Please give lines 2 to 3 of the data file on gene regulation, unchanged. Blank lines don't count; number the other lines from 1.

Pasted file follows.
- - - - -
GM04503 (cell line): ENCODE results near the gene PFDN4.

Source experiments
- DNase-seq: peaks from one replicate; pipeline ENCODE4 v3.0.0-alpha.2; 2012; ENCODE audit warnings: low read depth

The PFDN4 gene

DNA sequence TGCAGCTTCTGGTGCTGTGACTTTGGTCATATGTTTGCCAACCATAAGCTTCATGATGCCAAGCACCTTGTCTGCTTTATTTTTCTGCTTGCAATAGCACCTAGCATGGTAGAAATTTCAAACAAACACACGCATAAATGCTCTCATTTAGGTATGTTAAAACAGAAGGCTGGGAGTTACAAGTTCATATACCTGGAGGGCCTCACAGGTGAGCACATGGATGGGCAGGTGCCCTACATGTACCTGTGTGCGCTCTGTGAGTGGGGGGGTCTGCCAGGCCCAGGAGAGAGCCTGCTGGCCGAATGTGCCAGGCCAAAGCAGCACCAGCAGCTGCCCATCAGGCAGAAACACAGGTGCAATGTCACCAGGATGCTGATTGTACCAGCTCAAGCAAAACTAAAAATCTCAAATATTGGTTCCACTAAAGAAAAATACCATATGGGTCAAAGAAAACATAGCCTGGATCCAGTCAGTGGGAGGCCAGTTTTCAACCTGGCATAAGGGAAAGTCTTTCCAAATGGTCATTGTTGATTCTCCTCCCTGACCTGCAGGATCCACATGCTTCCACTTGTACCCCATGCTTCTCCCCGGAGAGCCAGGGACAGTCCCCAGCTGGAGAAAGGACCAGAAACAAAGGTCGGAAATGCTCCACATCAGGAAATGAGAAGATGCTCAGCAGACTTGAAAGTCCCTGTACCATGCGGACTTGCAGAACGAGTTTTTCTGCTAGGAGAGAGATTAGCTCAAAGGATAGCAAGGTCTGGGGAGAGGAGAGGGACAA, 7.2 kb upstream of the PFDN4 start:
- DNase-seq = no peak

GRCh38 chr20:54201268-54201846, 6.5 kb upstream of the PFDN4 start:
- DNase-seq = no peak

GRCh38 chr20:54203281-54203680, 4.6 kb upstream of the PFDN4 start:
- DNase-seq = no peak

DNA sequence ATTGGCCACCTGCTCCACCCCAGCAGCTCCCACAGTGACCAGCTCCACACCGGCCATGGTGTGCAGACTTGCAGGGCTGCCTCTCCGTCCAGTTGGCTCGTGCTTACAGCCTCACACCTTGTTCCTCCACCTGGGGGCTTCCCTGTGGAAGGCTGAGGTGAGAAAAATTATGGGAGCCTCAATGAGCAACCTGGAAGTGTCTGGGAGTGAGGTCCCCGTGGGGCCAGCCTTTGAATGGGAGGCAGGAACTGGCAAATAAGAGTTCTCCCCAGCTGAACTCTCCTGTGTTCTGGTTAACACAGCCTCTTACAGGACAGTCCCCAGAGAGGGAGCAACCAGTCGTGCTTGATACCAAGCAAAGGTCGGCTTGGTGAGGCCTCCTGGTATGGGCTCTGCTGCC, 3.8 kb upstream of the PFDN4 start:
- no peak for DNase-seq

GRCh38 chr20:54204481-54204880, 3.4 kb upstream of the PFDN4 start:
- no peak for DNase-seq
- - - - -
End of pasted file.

Source experiments
- DNase-seq: peaks from one replicate; pipeline ENCODE4 v3.0.0-alpha.2; 2012; ENCODE audit warnings: low read depth